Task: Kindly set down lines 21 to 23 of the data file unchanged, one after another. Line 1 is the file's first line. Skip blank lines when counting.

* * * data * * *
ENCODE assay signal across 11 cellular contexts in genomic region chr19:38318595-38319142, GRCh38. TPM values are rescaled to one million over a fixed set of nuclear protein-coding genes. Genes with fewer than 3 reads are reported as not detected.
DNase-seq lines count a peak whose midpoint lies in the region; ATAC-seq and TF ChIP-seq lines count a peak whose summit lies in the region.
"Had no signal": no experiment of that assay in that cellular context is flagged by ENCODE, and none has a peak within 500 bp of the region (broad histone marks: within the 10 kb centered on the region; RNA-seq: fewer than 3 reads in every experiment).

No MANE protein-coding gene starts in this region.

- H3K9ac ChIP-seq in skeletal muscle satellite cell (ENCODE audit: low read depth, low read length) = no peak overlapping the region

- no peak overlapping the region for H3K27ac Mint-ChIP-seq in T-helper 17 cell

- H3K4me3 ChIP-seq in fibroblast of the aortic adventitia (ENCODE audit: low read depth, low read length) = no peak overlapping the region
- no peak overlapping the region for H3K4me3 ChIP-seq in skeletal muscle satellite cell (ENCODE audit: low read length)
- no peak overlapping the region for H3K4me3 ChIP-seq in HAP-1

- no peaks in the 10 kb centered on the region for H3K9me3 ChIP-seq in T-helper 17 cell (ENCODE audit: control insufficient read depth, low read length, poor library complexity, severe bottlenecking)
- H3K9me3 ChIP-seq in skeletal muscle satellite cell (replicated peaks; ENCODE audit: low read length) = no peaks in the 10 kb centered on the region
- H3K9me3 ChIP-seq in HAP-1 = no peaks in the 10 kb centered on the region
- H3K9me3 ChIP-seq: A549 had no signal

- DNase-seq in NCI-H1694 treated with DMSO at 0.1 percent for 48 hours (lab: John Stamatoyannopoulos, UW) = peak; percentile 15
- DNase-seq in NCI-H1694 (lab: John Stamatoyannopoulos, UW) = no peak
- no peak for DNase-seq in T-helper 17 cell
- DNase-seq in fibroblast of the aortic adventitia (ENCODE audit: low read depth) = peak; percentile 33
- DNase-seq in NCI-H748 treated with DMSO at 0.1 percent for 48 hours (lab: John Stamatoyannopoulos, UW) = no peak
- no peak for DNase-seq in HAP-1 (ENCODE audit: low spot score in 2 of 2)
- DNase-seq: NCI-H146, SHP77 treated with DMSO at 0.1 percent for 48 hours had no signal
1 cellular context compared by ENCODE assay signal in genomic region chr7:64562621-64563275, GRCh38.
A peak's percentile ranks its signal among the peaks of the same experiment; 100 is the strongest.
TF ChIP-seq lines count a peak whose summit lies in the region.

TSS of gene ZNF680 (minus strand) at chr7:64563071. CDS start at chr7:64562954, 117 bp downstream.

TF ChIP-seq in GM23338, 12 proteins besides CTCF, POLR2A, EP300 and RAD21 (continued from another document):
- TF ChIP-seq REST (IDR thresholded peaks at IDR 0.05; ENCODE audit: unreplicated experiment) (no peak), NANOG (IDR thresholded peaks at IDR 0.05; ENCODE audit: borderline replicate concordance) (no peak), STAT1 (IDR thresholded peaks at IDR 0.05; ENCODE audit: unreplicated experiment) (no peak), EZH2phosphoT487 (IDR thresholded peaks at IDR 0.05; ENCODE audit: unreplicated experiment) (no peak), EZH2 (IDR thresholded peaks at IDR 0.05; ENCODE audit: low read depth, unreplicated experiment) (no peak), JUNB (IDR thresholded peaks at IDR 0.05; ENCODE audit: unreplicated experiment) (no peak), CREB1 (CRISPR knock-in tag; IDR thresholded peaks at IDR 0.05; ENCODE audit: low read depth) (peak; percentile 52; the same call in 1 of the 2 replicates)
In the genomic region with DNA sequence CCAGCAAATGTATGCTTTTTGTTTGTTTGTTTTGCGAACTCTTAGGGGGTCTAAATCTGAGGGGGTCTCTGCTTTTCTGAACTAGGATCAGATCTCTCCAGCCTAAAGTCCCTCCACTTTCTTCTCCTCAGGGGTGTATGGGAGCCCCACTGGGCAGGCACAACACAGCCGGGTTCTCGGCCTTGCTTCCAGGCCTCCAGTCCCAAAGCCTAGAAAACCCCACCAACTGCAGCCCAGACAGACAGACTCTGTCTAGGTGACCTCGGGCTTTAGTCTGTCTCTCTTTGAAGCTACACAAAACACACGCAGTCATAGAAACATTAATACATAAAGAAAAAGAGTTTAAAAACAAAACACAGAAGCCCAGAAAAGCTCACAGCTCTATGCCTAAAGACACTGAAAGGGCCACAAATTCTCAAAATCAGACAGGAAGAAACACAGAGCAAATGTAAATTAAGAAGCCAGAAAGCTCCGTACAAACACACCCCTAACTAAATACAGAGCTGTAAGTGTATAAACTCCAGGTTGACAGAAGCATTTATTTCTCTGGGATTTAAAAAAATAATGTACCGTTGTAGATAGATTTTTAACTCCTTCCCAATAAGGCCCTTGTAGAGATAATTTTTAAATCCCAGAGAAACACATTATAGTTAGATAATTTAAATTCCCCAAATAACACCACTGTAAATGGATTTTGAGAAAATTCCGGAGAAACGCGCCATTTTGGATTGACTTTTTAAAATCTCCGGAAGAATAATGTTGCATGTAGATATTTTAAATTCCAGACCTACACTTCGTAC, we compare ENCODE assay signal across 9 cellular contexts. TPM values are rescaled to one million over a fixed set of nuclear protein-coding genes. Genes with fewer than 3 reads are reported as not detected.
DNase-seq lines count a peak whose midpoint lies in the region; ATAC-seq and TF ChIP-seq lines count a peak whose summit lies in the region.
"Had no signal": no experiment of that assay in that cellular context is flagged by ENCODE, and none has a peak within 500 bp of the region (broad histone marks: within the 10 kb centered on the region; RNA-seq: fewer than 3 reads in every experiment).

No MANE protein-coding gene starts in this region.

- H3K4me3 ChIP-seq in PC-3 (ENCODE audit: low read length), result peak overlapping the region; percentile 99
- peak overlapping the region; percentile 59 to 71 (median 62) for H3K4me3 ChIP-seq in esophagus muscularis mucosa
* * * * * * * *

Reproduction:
1 cellular context compared by ENCODE assay signal in genomic region chr7:64562621-64563275, GRCh38.
A peak's percentile ranks its signal among the peaks of the same experiment; 100 is the strongest.
TF ChIP-seq lines count a peak whose summit lies in the region.